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City of Everett to Receive $200K for Market Street Culvert

BOSTON- Senator Sal DiDomenico recently announced that the City of Everett is set to receive $200K for the repair and reconstruction of the Market Street Storm Water culvert, an underground structure that drains 552 acres of land in Everett and Chelsea. The Market Street culvert is one of Everett’s main storm water culverts, servicing about one-third of Everett’s residents with a final destination in the Island End River in Chelsea. This funding was secured by Senator Sal DiDomenico in the Legislature’s Fiscal Year 2016 (FY16) Budget.

“The restoration of the Market Street culvert carries tremendous value for Everett’s growing business community and for the future redevelopment of the surrounding land,” said Senator DiDomenico, Vice Chair of the Senate Committee on Ways and Means. “The City of Everett has already begun doing crucial work to repair the storm water culvert, and I am pleased that this funding will assist city officials with this critical infrastructure project. I look forward to continue working with state, municipal, and federal officials alike to ensure that the Market Street culvert receives necessary funding for future repair.”

The region in which the culvert is located serves as a home to the New England Produce Center, a Northeast hub for global produce imports, and is also key to the city government’s plan to redevelop the Commercial Triangle and Lower Broadway neighborhoods. The city has plans to pursue mixed-use commercial and residential development in this area, making the restoration project of strategic importance.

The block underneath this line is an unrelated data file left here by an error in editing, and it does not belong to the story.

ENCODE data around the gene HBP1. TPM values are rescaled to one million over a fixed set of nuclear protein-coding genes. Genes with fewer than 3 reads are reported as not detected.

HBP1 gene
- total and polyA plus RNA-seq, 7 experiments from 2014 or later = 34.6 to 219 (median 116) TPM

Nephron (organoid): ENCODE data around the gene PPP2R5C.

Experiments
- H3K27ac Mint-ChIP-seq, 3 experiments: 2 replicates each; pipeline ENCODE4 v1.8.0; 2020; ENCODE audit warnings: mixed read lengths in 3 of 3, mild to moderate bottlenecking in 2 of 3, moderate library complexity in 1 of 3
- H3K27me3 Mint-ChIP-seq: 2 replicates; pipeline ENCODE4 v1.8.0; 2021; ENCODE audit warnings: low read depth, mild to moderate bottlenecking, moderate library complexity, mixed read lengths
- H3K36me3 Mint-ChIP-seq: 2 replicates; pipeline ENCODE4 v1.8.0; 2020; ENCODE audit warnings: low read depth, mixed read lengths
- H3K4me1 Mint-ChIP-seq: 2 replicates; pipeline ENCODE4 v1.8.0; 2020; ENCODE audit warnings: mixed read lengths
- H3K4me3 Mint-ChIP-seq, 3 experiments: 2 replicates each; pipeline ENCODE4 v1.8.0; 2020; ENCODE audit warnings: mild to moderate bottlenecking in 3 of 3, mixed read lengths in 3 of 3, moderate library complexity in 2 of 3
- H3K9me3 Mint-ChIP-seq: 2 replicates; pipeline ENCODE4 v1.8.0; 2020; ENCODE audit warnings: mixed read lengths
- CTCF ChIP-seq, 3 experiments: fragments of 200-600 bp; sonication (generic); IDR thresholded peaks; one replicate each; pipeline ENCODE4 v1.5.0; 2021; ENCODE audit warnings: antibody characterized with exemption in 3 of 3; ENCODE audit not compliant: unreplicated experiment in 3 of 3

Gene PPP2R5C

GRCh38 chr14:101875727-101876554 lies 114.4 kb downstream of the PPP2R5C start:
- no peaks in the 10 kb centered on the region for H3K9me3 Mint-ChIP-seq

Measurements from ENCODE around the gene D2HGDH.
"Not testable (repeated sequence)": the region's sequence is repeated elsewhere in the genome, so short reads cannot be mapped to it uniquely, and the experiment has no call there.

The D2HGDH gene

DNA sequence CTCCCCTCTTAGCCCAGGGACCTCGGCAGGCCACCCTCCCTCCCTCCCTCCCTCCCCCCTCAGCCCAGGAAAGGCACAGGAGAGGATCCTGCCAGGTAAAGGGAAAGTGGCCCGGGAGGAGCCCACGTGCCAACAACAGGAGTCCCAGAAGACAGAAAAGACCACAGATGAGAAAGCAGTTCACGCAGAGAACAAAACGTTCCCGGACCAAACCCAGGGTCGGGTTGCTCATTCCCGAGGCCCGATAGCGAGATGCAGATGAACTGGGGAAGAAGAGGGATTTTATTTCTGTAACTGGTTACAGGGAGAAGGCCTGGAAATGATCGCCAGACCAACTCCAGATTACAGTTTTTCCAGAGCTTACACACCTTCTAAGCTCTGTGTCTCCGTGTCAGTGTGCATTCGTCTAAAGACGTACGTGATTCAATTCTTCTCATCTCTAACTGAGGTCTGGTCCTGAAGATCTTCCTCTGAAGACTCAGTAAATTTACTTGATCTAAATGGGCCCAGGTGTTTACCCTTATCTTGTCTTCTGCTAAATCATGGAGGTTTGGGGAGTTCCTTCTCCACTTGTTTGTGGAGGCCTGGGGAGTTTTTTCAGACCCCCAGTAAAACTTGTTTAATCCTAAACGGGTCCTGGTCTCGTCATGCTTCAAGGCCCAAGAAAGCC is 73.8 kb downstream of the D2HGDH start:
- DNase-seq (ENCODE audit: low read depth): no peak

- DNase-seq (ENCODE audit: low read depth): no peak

“I want to thank Senator DiDomenico and Representative McGonagle for their tireless advocacy on behalf of the residents and business owners in the City of Everett. These funds will help to alleviate flooding in this area, and allow the City to continue to attract new and innovative businesses to the Commercial Triangle and Lower Broadway neighborhoods,” said Mayor Carlo DeMaria.

"Investing in the Market Street culvert is a crucial step in ensuring the health and safety of our residents,” said Representative Joe McGonagle. “I'd like to express my most sincere gratitude to Senator DiDomenico for securing funding through his legislative efforts."

These additional funds are set to complement a $2 million MassWorks Infrastructure Program grant that the city received in October 2015 for its major drainage project aimed at relieving the recurring flooding in the area, which encompasses 1,600 residences, 219 businesses, and commuter rail tracks along the Newburyport/Rockport MBTA Line.

The culvert is currently failing in multiple locations, causing flooding within the Commercial Triangle District during heavy rain periods, a problem that is exacerbated during high-tide when the culvert outfall is below water.

The restoration of the Market Street culvert will be an ongoing project that is expected to require future funding in order to advance the project’s design.

 

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